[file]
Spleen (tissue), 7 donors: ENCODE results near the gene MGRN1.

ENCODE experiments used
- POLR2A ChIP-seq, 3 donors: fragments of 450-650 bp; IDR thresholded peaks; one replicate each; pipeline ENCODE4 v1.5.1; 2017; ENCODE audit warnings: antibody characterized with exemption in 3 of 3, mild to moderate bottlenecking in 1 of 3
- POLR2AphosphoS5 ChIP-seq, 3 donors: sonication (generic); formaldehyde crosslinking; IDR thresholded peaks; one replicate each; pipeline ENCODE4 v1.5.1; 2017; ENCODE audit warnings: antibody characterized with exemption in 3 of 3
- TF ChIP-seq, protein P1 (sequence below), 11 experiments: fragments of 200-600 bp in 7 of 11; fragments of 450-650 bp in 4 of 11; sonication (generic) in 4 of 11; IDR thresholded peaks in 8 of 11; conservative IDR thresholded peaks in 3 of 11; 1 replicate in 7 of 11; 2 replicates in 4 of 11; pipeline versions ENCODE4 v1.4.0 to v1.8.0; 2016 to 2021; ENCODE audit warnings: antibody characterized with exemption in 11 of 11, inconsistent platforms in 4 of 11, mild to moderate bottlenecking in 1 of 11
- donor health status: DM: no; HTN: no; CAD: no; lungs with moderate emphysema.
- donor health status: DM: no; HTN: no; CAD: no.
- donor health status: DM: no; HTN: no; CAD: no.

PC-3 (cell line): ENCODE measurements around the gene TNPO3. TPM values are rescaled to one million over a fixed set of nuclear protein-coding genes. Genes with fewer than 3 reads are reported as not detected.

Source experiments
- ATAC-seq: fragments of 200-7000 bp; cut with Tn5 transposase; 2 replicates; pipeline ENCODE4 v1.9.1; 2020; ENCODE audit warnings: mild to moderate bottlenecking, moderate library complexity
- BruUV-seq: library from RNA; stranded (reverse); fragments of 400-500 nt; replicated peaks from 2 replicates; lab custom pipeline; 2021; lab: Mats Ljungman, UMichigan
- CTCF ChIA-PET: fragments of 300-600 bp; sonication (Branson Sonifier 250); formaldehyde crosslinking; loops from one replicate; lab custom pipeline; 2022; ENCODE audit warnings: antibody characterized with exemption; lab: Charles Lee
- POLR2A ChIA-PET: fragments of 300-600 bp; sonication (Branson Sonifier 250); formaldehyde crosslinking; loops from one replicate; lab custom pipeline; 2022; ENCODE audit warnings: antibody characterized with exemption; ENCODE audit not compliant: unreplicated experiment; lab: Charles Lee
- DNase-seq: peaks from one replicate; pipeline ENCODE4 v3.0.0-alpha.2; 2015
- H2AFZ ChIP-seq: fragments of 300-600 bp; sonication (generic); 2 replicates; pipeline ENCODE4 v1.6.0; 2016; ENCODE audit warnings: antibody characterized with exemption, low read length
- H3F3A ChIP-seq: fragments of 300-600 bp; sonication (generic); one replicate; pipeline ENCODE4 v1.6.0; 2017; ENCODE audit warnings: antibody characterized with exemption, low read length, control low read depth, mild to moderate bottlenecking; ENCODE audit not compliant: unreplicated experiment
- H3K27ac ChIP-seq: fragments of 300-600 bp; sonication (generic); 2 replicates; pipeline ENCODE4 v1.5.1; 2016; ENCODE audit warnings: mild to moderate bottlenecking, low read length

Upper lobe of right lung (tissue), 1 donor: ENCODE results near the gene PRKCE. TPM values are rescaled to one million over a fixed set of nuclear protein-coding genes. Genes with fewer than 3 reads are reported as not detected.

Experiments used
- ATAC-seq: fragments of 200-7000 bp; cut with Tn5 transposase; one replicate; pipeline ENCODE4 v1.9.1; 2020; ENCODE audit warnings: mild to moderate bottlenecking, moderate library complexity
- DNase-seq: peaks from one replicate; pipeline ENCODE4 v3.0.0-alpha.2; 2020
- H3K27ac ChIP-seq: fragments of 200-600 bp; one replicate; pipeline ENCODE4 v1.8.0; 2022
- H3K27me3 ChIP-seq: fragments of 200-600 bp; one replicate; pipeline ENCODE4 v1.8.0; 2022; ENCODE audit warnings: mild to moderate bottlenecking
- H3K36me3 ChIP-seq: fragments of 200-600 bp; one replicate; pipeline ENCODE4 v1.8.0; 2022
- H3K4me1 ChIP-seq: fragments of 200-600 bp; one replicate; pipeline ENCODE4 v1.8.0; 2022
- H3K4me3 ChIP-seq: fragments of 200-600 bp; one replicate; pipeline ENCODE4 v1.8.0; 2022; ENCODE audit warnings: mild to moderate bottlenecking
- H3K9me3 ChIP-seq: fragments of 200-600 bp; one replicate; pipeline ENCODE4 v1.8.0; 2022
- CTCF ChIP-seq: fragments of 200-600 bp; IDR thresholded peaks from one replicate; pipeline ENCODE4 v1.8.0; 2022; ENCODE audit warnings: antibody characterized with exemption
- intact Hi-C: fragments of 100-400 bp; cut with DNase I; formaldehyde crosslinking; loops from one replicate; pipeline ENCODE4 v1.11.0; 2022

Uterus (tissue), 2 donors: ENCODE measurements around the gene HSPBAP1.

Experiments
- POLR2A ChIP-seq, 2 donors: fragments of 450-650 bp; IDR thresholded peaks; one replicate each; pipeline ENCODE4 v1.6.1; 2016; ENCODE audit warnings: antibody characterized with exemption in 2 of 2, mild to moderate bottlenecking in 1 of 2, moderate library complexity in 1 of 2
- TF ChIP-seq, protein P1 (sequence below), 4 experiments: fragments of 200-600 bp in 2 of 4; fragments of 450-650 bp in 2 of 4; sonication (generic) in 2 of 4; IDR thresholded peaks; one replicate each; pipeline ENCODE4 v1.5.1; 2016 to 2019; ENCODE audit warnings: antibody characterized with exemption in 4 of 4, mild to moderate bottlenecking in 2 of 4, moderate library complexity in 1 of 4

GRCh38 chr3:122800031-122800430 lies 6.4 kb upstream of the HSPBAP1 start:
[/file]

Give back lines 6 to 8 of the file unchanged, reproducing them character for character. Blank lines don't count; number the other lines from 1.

- donor health status: DM: no; HTN: no; CAD: no; lungs with moderate emphysema.
- donor health status: DM: no; HTN: no; CAD: no.
- donor health status: DM: no; HTN: no; CAD: no.